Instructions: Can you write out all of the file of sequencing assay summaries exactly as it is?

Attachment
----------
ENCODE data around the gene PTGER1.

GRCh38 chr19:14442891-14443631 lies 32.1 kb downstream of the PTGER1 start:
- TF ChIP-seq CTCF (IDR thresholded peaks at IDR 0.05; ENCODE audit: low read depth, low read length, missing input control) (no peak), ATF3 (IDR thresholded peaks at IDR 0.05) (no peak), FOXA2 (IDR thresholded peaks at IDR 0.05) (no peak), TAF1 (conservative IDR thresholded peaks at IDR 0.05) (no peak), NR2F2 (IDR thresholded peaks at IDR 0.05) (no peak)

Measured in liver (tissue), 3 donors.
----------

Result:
ENCODE data around the gene PTGER1.

GRCh38 chr19:14442891-14443631 lies 32.1 kb downstream of the PTGER1 start:
- TF ChIP-seq CTCF (IDR thresholded peaks at IDR 0.05; ENCODE audit: low read depth, low read length, missing input control) (no peak), ATF3 (IDR thresholded peaks at IDR 0.05) (no peak), FOXA2 (IDR thresholded peaks at IDR 0.05) (no peak), TAF1 (conservative IDR thresholded peaks at IDR 0.05) (no peak), NR2F2 (IDR thresholded peaks at IDR 0.05) (no peak)

Measured in liver (tissue), 3 donors.